Can Scissors Re-Sharpen Over Time?

Scissors can be sharpened by a professional or the user themselves. A professional sharpening service is usually less expensive than you think, but the quality of their work will vary depending on where you go. If you’re confident in your ability to sharpen your own scissors (and have some spare time on your hands), give it a try.

If you don’t have access to an industrial-strength sharpener, there are a few options that might do the trick:

  • Use a whetstone to re-sharpen them over time with the use of water and oil as lubricants.
  • Use sandpaper wrapped around something like a block of wood.

Buying Guide:

Can You Sharpen Scissors at Home?

You can sharpen scissors at home, but it takes a lot of practice. There are several ways you can do this:

  • A whetstone or sharpening stone is a flat stone that’s used to grind down sharp edges on knives and other things. If you want to try this method, look for one that has two sides—one side is rough; the other side is smooth. The idea is to rub the knife along the rough side until the blade becomes sharp enough to cut through hair, then rub it across the smooth side so that there aren’t any nicks in it.
  • Knife sharpeners come in many shapes and sizes, including electric devices as well as handheld ones designed specifically for use with kitchen utensils like scissors and knives. These generally have two different sides—one coarse side for removing nicks from blades (think about how much easier it would be if all your kitchen knives were already super-sharp!), and one fine side for finishing off their edges once they’ve been restored with their original sharpness.

How Much Does it Cost to Get Scissors Sharpened Professionally?

How much does it cost to get scissors sharpened professionally? It depends on whether you’re talking about a $1 pair of basic household scissors or a more expensive pair of kitchen shears.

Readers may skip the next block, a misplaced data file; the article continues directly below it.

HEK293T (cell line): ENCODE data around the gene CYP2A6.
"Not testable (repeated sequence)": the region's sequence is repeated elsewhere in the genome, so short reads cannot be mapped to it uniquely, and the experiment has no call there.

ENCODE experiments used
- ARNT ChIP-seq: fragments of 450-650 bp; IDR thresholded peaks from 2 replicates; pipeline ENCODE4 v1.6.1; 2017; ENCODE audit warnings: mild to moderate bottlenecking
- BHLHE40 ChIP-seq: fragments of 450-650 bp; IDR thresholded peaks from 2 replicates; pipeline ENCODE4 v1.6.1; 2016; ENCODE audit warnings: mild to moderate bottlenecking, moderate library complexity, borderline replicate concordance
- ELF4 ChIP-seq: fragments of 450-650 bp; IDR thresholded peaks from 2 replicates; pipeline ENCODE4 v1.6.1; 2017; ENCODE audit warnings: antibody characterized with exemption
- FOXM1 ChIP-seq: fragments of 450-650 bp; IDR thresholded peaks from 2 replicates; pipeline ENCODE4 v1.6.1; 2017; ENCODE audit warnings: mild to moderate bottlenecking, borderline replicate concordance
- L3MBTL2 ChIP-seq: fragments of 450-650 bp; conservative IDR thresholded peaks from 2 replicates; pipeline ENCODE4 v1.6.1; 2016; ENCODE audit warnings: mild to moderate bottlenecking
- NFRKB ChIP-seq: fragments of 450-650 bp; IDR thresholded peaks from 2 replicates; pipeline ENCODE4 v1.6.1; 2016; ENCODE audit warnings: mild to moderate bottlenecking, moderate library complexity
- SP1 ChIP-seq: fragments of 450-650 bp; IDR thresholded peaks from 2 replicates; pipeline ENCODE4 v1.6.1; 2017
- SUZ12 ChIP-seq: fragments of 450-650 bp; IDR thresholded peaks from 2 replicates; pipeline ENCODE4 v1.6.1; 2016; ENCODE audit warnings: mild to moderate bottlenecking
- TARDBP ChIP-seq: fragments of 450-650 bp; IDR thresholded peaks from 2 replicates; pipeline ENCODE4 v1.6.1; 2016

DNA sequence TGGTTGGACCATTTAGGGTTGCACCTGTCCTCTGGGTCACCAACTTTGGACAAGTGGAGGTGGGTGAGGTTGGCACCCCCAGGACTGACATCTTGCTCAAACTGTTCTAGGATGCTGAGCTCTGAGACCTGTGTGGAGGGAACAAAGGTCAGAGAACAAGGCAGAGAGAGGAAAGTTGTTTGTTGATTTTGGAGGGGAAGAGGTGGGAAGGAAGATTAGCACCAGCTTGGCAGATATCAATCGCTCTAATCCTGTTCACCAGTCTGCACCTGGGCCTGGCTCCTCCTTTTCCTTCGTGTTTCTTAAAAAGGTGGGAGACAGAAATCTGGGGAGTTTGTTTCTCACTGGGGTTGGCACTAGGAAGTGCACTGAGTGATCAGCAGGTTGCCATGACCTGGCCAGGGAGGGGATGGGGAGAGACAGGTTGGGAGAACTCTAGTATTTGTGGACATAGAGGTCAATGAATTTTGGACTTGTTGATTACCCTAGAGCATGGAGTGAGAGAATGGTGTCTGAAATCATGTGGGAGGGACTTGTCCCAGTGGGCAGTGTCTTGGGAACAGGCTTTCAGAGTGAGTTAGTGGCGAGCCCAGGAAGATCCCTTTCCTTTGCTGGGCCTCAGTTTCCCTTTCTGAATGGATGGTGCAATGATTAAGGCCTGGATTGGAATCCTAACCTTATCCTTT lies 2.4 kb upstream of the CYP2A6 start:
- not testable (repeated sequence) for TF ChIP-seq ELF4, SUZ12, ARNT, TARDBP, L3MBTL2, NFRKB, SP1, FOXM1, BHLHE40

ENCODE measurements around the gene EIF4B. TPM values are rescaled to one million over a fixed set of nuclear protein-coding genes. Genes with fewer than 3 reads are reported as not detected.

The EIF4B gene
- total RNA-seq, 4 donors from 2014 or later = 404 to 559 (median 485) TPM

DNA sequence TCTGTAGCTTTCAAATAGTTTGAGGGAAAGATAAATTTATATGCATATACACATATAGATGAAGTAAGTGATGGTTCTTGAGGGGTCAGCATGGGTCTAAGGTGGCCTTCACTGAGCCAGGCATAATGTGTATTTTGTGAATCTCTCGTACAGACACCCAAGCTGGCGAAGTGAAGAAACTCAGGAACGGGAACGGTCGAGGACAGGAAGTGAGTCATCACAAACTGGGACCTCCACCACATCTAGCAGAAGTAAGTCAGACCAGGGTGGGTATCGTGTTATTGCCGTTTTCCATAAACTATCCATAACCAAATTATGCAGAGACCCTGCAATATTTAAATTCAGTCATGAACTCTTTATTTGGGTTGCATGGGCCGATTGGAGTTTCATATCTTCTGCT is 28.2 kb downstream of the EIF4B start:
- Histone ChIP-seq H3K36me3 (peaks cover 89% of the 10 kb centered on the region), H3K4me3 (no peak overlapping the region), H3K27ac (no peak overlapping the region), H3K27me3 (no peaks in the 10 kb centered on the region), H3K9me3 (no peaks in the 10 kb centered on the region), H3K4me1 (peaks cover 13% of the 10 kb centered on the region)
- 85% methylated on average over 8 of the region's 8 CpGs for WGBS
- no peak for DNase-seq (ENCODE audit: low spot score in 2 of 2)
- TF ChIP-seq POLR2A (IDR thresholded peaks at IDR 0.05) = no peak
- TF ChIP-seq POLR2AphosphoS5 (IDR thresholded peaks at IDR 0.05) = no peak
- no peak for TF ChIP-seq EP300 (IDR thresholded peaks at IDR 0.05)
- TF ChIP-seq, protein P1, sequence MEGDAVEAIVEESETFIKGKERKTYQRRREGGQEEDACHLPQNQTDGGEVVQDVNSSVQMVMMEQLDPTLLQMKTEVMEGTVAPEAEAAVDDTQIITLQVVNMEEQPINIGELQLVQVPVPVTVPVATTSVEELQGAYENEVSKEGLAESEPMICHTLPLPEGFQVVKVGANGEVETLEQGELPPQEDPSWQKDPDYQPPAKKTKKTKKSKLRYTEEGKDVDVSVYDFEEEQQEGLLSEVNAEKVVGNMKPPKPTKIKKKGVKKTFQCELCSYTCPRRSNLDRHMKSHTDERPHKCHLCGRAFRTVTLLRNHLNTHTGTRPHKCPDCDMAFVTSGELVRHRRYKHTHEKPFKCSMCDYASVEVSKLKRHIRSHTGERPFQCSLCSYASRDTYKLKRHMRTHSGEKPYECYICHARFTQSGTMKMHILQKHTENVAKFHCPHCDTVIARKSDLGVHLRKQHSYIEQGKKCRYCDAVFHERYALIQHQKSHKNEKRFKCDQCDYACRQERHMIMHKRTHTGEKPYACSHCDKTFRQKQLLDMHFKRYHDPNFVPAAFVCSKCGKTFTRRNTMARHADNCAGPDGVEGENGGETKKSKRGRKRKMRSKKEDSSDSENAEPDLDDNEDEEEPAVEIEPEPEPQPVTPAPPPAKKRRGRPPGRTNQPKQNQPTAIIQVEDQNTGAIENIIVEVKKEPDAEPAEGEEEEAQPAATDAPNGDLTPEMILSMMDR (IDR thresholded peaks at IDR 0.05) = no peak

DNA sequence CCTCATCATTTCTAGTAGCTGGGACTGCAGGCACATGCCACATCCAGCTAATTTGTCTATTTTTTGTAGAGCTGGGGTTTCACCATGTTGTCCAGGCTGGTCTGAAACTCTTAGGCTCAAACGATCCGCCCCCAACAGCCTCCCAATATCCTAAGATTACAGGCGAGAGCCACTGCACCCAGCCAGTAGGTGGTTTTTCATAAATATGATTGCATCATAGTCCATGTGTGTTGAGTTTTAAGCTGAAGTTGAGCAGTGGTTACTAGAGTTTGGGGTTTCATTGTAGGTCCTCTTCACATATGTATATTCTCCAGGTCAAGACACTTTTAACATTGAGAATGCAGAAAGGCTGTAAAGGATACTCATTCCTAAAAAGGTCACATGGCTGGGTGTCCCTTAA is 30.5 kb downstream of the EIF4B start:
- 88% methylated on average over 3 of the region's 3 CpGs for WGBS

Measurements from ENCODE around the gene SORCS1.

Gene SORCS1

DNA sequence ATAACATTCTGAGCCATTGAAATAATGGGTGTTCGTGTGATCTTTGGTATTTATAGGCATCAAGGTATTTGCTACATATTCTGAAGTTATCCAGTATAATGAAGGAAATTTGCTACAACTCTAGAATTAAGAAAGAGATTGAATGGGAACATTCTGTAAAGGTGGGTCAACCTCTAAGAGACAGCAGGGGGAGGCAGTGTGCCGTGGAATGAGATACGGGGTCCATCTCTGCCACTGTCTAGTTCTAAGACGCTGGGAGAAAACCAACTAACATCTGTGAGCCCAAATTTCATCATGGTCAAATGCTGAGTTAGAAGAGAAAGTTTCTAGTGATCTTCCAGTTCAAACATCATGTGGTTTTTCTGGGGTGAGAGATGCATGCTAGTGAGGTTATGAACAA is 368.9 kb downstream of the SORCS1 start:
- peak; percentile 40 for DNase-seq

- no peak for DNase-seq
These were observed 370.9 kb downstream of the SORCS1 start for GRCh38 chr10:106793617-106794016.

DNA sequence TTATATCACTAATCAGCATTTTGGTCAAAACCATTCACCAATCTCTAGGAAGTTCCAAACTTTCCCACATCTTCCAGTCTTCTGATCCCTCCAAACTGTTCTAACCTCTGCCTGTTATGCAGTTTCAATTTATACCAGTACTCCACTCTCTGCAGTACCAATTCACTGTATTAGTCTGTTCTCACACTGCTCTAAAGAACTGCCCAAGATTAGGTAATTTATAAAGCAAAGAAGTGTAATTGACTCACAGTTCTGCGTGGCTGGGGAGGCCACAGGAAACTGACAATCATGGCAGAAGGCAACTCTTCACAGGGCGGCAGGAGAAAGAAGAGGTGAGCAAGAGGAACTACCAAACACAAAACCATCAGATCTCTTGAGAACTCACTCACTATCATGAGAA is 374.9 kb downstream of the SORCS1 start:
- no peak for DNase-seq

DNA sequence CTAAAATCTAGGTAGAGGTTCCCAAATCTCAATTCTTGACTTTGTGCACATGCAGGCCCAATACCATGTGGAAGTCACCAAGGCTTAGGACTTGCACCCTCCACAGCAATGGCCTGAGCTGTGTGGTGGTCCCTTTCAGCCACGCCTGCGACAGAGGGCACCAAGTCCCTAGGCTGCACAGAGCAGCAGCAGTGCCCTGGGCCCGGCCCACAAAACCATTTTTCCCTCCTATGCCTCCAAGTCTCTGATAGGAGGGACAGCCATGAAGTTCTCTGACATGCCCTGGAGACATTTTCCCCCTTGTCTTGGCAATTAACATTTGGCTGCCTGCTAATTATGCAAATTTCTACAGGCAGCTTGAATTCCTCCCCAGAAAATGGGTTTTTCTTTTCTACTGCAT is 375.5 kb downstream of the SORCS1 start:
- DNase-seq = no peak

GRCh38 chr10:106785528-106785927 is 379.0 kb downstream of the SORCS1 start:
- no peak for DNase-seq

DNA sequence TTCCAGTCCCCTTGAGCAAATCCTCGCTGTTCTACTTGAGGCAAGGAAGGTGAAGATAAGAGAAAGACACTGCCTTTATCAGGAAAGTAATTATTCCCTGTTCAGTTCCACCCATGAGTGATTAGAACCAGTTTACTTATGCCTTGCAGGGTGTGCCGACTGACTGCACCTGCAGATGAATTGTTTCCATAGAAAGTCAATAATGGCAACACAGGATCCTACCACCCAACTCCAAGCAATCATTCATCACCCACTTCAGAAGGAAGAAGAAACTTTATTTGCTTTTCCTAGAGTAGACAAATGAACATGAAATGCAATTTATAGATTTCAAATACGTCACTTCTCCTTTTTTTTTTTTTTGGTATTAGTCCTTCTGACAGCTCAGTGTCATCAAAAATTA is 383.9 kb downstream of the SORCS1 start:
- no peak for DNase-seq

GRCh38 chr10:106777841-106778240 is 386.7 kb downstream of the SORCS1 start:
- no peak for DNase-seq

The average cost of professional sharpening is somewhere between $3 and $20 per pair, but expect to pay less than that for most standard household scissors. Professionals may charge higher rates for custom work and for kitchen shears made from harder metals, such as stainless steel or titanium.


If you’re wondering if your scissors are self-sharpening, there are some simple ways to tell. First, take a look at the blades. Self-sharpening scissors have serrations on the top of each blade that look like teeth. These serrations help keep the blades sharp by creating a cutting surface that is both sharp and durable. 

Second, check to see if there is any type of pivot point or rivet near where the blades meet together—this would indicate an internal mechanism used for sharpening purposes rather than simply being made out of one piece of metal or plastic material as traditional scissors tend to be constructed with today (but don’t worry if they do!).

Finally, check out how much it costs when buying new scissors versus having them professionally sharpened by experts who know what they’re doing.